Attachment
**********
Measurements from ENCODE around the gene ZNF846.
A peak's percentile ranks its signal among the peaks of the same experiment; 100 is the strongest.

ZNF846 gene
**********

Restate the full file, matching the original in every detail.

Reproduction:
Measurements from ENCODE around the gene ZNF846.
A peak's percentile ranks its signal among the peaks of the same experiment; 100 is the strongest.

ZNF846 gene